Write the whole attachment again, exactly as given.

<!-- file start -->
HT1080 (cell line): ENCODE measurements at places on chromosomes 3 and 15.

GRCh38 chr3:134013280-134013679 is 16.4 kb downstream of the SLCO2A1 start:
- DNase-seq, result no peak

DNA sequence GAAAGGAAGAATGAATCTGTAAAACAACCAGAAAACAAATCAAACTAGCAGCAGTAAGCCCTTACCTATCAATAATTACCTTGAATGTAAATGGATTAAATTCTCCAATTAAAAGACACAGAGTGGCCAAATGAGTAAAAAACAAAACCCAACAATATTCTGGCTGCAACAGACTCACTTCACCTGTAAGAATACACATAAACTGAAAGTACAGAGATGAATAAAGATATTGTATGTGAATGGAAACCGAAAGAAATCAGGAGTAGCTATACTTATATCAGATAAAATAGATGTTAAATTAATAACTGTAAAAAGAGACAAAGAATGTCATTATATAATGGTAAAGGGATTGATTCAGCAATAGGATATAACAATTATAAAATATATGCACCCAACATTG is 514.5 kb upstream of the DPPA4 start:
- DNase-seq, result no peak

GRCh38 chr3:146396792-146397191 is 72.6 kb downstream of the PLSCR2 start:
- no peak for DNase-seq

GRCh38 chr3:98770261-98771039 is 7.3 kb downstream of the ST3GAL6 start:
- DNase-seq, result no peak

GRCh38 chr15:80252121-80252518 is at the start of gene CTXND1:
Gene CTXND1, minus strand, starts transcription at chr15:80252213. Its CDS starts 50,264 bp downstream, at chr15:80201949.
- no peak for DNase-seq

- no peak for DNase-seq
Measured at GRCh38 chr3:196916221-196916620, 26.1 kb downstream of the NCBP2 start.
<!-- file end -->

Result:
HT1080 (cell line): ENCODE measurements at places on chromosomes 3 and 15.

GRCh38 chr3:134013280-134013679 is 16.4 kb downstream of the SLCO2A1 start:
- DNase-seq, result no peak

DNA sequence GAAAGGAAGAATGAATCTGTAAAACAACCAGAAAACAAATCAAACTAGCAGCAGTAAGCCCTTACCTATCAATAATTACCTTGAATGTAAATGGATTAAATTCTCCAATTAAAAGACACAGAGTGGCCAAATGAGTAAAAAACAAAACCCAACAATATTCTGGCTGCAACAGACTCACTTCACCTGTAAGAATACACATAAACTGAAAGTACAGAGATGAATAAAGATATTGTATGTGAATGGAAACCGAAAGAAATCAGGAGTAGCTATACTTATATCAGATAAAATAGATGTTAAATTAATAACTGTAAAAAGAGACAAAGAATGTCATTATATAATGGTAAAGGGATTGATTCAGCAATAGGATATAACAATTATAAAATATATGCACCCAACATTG is 514.5 kb upstream of the DPPA4 start:
- DNase-seq, result no peak

GRCh38 chr3:146396792-146397191 is 72.6 kb downstream of the PLSCR2 start:
- no peak for DNase-seq

GRCh38 chr3:98770261-98771039 is 7.3 kb downstream of the ST3GAL6 start:
- DNase-seq, result no peak

GRCh38 chr15:80252121-80252518 is at the start of gene CTXND1:
Gene CTXND1, minus strand, starts transcription at chr15:80252213. Its CDS starts 50,264 bp downstream, at chr15:80201949.
- no peak for DNase-seq

- no peak for DNase-seq
Measured at GRCh38 chr3:196916221-196916620, 26.1 kb downstream of the NCBP2 start.